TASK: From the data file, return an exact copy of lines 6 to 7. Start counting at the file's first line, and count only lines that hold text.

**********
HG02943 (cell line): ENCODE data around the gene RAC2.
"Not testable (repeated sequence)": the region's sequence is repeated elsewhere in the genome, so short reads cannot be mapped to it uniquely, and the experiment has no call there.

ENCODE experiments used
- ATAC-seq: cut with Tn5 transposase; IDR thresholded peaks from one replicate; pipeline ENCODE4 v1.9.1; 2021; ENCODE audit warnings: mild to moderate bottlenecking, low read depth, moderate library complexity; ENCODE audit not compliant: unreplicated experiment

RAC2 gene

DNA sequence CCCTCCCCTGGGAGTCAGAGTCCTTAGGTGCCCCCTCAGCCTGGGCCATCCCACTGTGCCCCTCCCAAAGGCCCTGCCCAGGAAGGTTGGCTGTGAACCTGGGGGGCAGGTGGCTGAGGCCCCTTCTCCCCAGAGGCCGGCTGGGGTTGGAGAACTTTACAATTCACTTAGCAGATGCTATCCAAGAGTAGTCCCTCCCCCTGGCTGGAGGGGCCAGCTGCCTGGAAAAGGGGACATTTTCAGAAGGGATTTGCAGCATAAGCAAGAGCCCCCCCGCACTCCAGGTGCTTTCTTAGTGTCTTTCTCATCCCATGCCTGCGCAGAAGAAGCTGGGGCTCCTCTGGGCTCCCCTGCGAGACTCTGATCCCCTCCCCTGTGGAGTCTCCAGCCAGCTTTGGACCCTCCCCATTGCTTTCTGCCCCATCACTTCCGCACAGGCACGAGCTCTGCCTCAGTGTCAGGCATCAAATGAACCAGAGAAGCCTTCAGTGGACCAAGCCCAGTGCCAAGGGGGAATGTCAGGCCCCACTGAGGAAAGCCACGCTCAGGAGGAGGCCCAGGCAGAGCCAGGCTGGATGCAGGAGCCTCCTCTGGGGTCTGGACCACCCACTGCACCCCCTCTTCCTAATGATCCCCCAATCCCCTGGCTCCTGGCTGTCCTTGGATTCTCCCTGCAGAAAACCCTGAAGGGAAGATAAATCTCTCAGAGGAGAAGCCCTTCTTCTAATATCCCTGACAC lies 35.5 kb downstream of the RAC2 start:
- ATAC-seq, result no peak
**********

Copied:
DNA sequence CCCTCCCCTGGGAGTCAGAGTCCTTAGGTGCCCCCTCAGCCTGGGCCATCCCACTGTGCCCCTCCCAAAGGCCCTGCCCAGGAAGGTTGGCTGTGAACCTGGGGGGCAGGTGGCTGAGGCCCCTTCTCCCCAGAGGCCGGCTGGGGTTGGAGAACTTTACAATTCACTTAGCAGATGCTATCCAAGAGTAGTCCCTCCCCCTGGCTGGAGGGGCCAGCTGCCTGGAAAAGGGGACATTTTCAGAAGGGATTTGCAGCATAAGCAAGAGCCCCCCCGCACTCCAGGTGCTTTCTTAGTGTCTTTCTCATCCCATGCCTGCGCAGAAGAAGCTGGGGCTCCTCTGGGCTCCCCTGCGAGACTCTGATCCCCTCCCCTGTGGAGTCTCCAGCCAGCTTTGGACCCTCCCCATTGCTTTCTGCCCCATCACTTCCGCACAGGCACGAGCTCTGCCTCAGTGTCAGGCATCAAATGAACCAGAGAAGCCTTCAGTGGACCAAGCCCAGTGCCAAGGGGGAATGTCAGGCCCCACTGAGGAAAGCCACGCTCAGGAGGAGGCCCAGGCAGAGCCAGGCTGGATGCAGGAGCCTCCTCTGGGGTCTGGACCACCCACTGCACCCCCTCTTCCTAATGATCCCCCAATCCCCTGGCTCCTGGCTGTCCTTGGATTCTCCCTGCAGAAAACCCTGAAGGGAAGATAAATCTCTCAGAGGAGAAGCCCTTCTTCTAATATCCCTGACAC lies 35.5 kb downstream of the RAC2 start:
- ATAC-seq, result no peak